Today's guest post comes from my friend Joe, a writer living in Los Angeles. He has worked as post coordinator for a variety of shows on MTV, VH1 and TruTV and is currently working as a post prod assistant on two new Adult Swim shows from the makers of Robot Chicken. He blogs about entertainment on his blog Your Daily Joe, and tweets with the same name.
In his review of The Ugly Truth, Roger Ebert -- the best film critic working today -- said, "Amazing that this raunchy screenplay was written by three women." Later, a reader wrote in to ask him, "So what? Women are not allowed to write raunchy screenplays, when they are the gold standard for successful men's comedies these days?" To which Ebert responded:
Women screenwriters should certainly have all the latitude of men. It's just that The Ugly Truth is so outspokenly vulgar it surprised me, and I don't usually associate that sort of screenplay with women.This gave me pause. Mild though it may be, this is clearly a sexist notion on par with, "I don't usually associate funny standup comedy with women," or "I don't usually associate good driving abilities with women." Things that, outside of a humorous context, I wouldn't want to go on the record as having said.
What's particularly galling to me about Ebert bringing sexism into the discussion of The Ugly Truth is this: I don't like Katherine Heigl, the star of that movie. Granted, I've never met Katherine Heigl; maybe she's a super lady. Perhaps it would be more accurate to say: I don't like most of the things I've heard or seen about Katherine Heigl over the last few years. Heigl has managed to position herself as a mouthpiece for various issues, one of which is sexism in popular culture. So, in disliking Katherine Heigl's public persona, I've had to confront possible sexism in myself -- in my reactions to her, and in my perception of women in general. Is my inclination toward disliking her the very example of the sexism she speaks out against? Do her actions make me uncomfortable because she's not behaving the way I expect, the way a good little starlet is supposed to?
Before October of 2006, I'd never really been aware of Katherine Heigl. Despite a longtime affinity for stories about aliens and conspiracy theories, I'd never watched "Roswell." And I never had any interest in the whole "Grey's Anatomy" phenomenon. But it was that autumn when the Isaiah Washington controversy erupted. For those of you who may not know, Washington, one of the stars of "Grey's Anatomy," was accused of calling co-star T.R. Knight a "faggot" on the set (an accusation Washington denied). Knight was forced to publicly come out, and Washington was eventually fired when it became clear that the viewers demanded it.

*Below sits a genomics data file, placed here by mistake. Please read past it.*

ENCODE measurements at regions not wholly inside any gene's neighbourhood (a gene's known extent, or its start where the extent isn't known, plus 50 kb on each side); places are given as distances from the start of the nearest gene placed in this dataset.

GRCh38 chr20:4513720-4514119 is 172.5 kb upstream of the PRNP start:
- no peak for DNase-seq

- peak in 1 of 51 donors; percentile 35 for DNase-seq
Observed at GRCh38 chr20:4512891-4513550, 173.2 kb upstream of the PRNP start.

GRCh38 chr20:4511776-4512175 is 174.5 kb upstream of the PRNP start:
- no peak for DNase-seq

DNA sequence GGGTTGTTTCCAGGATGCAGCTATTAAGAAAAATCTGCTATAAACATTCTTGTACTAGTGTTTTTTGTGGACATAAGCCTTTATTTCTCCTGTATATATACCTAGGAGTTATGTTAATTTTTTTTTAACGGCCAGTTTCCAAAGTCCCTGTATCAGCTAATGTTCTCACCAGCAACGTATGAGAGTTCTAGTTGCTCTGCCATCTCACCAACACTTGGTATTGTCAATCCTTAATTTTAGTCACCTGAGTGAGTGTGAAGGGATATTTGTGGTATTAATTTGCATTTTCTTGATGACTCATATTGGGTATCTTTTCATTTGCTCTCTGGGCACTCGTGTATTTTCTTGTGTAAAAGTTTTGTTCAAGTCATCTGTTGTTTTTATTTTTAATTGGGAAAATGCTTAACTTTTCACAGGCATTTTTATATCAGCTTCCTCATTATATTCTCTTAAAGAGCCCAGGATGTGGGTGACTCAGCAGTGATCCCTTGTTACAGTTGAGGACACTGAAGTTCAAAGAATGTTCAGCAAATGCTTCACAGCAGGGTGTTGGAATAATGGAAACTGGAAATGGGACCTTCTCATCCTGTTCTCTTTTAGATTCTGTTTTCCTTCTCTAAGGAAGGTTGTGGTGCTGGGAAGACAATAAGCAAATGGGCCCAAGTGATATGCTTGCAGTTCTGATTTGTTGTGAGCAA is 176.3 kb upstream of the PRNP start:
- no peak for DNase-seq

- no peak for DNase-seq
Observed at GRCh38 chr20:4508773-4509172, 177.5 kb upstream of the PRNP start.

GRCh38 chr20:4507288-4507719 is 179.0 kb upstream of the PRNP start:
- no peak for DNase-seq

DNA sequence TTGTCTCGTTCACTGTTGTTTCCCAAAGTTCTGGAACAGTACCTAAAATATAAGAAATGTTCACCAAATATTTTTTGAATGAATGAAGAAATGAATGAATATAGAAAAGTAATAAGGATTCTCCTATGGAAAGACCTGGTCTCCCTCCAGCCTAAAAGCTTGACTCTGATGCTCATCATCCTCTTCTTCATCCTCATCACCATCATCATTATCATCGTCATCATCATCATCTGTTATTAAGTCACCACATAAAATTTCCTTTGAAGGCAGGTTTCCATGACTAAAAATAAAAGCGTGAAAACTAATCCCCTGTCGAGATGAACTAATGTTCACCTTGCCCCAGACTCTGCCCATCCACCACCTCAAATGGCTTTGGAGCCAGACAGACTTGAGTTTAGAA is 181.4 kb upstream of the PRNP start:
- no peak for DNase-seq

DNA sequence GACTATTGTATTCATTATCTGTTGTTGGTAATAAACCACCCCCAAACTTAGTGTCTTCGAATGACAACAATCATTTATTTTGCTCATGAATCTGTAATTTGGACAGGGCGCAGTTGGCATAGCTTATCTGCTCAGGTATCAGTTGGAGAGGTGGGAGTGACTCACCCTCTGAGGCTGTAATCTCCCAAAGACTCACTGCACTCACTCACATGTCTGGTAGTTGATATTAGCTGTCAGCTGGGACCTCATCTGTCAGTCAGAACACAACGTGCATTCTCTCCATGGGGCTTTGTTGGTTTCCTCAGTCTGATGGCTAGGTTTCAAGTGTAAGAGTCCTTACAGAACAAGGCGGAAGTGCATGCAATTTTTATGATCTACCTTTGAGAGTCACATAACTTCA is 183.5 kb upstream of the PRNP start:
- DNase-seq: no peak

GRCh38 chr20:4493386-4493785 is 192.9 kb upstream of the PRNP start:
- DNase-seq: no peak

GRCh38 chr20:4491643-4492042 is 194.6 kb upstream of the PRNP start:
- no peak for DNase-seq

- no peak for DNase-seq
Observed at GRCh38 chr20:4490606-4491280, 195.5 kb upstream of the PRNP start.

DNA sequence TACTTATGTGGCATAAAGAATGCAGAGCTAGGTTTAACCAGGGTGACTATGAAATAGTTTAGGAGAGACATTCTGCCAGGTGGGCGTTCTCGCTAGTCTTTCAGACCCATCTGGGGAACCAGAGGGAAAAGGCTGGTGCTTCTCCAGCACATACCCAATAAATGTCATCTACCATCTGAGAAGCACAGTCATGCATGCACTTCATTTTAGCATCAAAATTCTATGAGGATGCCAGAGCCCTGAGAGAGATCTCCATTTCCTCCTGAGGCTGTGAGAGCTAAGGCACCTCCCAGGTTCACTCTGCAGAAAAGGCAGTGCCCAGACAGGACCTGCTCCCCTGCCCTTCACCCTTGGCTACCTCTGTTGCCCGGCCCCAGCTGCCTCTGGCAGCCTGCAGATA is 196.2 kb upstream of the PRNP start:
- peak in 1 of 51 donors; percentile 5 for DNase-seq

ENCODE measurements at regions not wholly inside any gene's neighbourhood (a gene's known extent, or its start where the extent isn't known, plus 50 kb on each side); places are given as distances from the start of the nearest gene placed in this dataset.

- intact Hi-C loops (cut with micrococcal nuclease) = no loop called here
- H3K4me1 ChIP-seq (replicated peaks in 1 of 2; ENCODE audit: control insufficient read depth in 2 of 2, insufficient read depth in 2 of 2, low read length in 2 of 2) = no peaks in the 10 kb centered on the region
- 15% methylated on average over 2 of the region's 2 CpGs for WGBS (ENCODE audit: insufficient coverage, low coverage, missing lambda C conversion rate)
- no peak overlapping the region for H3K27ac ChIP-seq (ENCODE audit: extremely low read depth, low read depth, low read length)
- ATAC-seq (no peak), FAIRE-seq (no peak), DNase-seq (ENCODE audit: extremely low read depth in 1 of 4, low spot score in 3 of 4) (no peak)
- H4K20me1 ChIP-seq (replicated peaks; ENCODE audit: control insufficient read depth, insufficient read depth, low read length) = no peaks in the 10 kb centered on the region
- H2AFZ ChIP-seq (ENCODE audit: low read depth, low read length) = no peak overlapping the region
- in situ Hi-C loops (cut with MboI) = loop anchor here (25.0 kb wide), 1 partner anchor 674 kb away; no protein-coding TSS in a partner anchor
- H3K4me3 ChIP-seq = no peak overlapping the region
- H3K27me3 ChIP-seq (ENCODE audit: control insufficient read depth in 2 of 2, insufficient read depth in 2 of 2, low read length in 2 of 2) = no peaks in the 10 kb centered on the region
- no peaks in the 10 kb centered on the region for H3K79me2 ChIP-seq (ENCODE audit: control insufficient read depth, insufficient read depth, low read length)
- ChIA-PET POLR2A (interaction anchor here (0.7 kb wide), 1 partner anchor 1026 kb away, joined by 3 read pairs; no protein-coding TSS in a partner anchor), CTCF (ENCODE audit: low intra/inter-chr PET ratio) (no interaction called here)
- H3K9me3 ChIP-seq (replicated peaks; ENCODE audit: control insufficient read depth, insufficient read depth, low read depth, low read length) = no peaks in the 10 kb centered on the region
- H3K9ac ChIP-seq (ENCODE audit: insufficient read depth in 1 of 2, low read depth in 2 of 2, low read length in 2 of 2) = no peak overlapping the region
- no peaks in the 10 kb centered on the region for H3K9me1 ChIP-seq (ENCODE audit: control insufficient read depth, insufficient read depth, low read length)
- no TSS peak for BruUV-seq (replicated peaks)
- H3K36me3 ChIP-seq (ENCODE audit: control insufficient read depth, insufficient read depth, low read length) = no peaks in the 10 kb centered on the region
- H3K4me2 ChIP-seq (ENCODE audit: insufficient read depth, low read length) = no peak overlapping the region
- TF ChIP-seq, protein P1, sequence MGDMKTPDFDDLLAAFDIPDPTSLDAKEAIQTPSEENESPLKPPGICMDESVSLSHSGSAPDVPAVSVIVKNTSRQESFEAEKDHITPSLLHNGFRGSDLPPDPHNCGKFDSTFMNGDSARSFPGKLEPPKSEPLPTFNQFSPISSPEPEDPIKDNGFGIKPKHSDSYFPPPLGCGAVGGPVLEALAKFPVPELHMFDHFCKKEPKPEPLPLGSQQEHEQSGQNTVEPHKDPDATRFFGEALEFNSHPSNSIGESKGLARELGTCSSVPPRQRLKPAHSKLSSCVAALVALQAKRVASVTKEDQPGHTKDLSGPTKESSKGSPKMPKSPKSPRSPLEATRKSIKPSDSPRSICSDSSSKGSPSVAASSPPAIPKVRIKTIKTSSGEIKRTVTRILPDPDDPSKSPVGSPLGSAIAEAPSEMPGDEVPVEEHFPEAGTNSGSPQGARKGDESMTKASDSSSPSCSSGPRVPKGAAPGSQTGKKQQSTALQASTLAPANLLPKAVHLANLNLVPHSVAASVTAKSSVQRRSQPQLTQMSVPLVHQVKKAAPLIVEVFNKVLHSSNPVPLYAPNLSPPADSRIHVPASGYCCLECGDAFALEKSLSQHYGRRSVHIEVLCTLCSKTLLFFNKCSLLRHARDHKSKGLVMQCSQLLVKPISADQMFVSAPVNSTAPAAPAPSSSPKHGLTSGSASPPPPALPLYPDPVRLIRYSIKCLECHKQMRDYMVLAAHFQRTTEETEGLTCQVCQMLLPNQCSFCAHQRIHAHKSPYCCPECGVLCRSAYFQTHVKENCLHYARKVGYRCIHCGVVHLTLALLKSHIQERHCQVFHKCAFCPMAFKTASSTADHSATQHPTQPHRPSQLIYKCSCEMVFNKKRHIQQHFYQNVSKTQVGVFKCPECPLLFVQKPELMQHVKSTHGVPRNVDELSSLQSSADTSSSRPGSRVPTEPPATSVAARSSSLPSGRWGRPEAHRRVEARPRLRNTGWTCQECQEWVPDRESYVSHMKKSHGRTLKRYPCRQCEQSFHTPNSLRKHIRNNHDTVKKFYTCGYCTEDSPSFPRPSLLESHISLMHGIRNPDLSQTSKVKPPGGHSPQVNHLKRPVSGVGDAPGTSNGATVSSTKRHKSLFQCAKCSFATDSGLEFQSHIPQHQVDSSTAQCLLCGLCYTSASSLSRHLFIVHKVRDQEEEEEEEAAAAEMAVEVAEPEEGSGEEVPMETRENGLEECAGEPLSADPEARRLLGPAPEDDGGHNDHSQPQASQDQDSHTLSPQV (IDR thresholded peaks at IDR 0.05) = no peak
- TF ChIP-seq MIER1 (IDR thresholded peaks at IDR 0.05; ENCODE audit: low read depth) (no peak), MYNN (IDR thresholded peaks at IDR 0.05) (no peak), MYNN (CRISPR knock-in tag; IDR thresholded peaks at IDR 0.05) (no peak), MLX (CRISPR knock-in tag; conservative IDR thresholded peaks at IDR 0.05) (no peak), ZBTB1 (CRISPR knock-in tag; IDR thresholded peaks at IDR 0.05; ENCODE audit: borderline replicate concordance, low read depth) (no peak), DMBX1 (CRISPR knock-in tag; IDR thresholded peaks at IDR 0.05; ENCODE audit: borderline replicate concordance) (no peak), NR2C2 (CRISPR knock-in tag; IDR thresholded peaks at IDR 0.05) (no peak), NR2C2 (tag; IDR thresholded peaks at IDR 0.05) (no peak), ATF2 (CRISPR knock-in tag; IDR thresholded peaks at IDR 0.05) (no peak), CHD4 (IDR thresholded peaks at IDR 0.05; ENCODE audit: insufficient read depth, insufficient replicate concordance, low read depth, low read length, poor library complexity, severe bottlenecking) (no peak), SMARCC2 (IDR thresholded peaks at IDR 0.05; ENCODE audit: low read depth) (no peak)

During that incident, Heigl passionately defended Knight in the press. "T.R. is my best friend," she said. "I will throw down for that kid." She added, rightly so, that Washington's use of a homophobic slur was "not okay."
The public stand she took on the Isaiah Washington controversy was the beginning of the reputation she would soon have about her. For now, most people agreed that her outspokenness was appropriate. She stuck up for a friend, and took a stand against homophobia. This was all very admirable.
Just as that whole controversy was beginning to subside, the press blitz began for Knocked Up, Heigl's biggest feature film appearance since her breakout status on "Grey's." I'd been a huge fan of The 40-Year-Old Virgin, and was looking forward to this Judd Apatow/Seth Rogen follow-up. The movie was enjoyable enough (not as good as Virgin, in my opinion), and Heigl did a perfectly fine job. Then she gave an interview to Vanity Fair where she said:
[Knocked Up is] a little sexist. It paints women as shrews, as humorless and uptight, and it paints the men as lovable, goofy, fun-loving guys. It exaggerated the characters, and I had a hard time with it on some days. I'm playing such a bitch; why is she being such a killjoy? Why is this how you're portraying women? Ninety-eight percent of the time, it was an amazing experience, but it was hard for me to love the movie.After her defense of T.R. Knight and then this, the cultural conversation about Heigl was underway. Was she right that Knocked Up was sexist? If so, why did she agree to be in the movie? She had to know, going in, how the female characters were going to come off. If that wasn't cool with her, then she shouldn't have done it; after all, she was already on a hit TV show. Seems like a cynical move -- be in a movie that's going to raise your profile (and, not coincidentally, your paycheck) even though you have ethical objections to ideas the movie is propagating.
The other side of the argument is that she may have been locked into a situation that wasn't worth trying to get out of. Maybe she didn't see eye-to-eye creatively with the filmmakers, and her role developed into something that was different than what she thought it was going to be. A common occurrence. So when the interviewer later asked how she felt about the movie, she did nothing more than to give her honest answer. She spoke her mind, and more power to her! She's real; not another one of these Hollywood puppets reciting the publicist's line.
Her anti-Knocked Up interview wasn't enough to make me dislike her, but it did leave a bad taste in my mouth. It's a clear-cut case of biting the hand that feeds. Knocked Up was a movie that was predestined to be a hit. The Judd Apatow juggernaut was running at full steam. Anybody involved in that movie was going to reap huge benefits. And she did. So perhaps it would have been the more politically wise move -- or at least the more polite move -- to keep such opinions between herself and close, trusted confidantes.